A Radical Reappraisal: Fergus Bordewich’s Congress at War

Bordewich, Fergus M. Congress at War: How Republican Reformers Fought the Civil War, Defied Lincoln, Ended Slavery, and Remade America. New York: Alfred A. Knopf, 2020.

It is a rare thing these days for me to see a book on the American Civil War that offers a truly unique historical angle. The Civil War is by far the most explored era of American history, and books abound on the war’s innumerable theaters, players, and consequences. When Heather got me Congress at War for my birthday in March 2020, I was intrigued, but not overly so. As I began reading, however, my interest deepened like it seldom has when cracking open a book on any era of history in the last few years. Bordewich’s work was a re-centering of the Civil War narrative everyone knows; instead of battlefields, generals, or the master political operator in the White House, Congress at War focused on the heroes of Congress, both Senate and House, and the actions and legislation they pursued to fight that most bloody of American conflicts. My view of the American Civil War will never be the same again.

Perhaps the greatest strength of Congress at War is Bordewich’s contextualization of the American Civil War in the society and mores of its own time. Due to its extreme popularity among Americans—academic or otherwise—and its tempting proximity to the twentieth century, some of the unique problems of the mid-nineteenth century are often elided when talking about the war. It is taken for granted by modern audiences that President Lincoln would lead the war effort (in fact, Congress was seen as the seat of legitimate government authority) and that waging the war was a matter of will, patriotism, and generating support for abolition. Bordewich instead discusses the state of the nation’s finances at length, demonstrating how difficult it was to stabilize the country’s economy while raising money in a country that had heretofore only collected revenue through tariffs. This task, and many others, lay within the purview of legislative, not executive, power, and the new Republican leaders of Congress rose to their challenge in a way no less remarkable than that of their contemporary chief executive.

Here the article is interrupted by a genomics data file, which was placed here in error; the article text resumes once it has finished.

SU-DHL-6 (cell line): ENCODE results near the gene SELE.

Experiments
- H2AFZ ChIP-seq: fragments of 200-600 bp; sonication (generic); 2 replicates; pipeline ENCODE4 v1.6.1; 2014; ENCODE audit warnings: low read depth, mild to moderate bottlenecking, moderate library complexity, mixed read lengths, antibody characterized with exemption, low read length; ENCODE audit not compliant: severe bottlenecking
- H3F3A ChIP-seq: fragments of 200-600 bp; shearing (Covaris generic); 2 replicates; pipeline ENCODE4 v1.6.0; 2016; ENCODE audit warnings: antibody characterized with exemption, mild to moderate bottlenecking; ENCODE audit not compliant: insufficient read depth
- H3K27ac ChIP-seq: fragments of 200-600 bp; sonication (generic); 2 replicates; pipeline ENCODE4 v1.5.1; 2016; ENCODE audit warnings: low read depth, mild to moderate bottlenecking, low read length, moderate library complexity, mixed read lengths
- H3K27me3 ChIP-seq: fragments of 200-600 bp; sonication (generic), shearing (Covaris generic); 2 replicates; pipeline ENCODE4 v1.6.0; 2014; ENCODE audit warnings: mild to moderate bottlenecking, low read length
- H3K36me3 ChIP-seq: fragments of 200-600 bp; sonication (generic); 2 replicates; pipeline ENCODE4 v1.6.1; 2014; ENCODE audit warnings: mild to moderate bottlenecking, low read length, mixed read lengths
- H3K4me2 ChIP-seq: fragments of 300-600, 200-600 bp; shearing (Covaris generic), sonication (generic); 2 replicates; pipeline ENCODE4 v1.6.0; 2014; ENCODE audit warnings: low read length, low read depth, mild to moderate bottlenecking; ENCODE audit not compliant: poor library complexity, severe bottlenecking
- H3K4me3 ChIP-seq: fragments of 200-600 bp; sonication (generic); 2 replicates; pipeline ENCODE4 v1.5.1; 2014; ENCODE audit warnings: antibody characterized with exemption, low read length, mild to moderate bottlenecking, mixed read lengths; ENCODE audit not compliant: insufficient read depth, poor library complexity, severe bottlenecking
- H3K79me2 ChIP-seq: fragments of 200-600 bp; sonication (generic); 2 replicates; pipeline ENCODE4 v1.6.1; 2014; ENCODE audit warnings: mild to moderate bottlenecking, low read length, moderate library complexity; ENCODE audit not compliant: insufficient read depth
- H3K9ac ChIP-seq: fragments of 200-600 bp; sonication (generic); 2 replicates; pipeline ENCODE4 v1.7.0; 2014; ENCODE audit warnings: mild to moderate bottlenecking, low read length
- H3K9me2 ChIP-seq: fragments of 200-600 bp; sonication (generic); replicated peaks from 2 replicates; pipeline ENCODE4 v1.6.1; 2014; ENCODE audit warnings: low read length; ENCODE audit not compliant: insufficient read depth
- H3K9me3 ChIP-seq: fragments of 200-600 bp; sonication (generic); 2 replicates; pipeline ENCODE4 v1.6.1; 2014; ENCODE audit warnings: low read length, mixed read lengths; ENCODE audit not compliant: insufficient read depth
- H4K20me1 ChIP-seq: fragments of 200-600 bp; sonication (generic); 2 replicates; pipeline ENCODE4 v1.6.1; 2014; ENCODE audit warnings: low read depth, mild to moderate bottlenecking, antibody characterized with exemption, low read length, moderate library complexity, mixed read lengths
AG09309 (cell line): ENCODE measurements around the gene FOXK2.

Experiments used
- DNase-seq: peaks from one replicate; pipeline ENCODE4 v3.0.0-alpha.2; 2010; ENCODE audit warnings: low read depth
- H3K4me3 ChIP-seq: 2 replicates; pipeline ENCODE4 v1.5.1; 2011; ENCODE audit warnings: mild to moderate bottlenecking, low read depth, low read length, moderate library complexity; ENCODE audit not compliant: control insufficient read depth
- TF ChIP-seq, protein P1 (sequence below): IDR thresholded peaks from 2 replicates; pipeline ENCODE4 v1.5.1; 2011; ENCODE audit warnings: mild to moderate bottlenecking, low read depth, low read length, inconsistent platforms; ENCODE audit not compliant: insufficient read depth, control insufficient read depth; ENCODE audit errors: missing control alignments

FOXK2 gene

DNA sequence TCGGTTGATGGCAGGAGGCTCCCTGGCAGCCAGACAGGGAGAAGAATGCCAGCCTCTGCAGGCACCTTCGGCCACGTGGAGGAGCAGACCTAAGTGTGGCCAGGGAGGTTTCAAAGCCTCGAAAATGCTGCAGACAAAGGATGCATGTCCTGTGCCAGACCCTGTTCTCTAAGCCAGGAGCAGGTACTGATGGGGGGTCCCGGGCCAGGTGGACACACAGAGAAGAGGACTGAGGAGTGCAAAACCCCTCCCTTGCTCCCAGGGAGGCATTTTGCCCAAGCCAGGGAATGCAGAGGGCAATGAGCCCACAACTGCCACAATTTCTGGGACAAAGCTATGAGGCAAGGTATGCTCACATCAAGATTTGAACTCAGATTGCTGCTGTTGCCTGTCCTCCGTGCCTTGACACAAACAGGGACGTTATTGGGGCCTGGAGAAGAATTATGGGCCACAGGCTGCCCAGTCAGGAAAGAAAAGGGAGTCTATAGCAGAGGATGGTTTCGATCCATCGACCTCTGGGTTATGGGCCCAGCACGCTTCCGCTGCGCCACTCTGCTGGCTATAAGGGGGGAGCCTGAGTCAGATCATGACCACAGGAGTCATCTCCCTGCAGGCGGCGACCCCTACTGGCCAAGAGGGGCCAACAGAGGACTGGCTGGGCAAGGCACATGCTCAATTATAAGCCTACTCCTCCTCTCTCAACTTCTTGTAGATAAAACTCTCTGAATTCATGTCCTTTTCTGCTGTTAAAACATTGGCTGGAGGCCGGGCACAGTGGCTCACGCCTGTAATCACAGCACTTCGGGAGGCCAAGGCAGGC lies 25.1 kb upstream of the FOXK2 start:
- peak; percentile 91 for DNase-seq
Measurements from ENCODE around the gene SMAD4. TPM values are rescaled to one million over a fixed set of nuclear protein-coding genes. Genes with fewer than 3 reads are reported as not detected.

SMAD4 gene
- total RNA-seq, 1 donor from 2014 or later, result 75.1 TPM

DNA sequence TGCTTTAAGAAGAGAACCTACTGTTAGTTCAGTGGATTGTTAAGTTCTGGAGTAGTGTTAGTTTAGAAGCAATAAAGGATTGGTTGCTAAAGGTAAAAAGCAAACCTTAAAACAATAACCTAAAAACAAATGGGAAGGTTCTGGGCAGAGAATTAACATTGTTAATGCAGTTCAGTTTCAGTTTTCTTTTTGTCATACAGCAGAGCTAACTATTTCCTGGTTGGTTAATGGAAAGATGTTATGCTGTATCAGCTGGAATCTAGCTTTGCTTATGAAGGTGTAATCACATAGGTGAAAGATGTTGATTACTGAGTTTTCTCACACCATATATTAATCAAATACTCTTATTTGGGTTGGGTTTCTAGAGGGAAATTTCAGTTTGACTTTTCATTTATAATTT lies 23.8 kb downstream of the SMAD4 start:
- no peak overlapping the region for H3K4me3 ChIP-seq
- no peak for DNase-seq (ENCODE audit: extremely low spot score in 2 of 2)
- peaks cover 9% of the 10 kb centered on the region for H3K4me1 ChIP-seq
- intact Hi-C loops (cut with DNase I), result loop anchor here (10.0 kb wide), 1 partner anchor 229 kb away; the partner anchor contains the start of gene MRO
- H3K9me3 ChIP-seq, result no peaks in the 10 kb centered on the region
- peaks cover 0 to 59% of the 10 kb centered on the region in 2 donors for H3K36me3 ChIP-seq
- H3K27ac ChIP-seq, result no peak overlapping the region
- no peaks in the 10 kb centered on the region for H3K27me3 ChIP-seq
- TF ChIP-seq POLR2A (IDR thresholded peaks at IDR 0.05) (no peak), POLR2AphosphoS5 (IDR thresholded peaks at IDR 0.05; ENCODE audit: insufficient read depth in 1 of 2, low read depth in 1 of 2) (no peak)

Indeed, perhaps the only weakness (though I rather think it a strength) of Congress at War is that it really only tells the story of one side, namely, its titular legislative body. Those who admire Abraham Lincoln as a consummate statesman and champion of human rights are in for a rude shock within Bordewich’s pages. From the standpoint of such Radical Republicans as Ben Wade of Ohio and Thaddeus Stevens of Pennsylvania and even some moderates like William Pitt Fessenden of Maine, Lincoln appeared a hesitant, conciliatory man, unable to make any of his now-famous political moves without Congress first attempting to make them multiple times over his objections. I’m rather of the opinion that Lincoln’s side of this whole story has been told quite enough, but even still, there are moments when more deference should be paid to Lincoln’s sense of timing than to Wade or Stevens’ sense of moral outrage.

Congress at War ends with the nearly-successful impeachment of President Andrew Johnson, and while some may wish for this narrative to extend into the Reconstruction Congress, it seems fitting that Bordewich closes his narrative with the deaths of so many of the War Congress’s main figures at the close of the decade. While even casual students of the American Civil War may not find much new information within its pages, I cannot recommend it highly enough. It is past time the superhuman efforts of those visionary legislators who steered the nation through its worst time of trial receive their due place beside the generals and presidents of American history, and any book that brings more exposure to them gains my whole-hearted recommendation.

Leave a Reply

This site uses Akismet to reduce spam. Learn how your comment data is processed.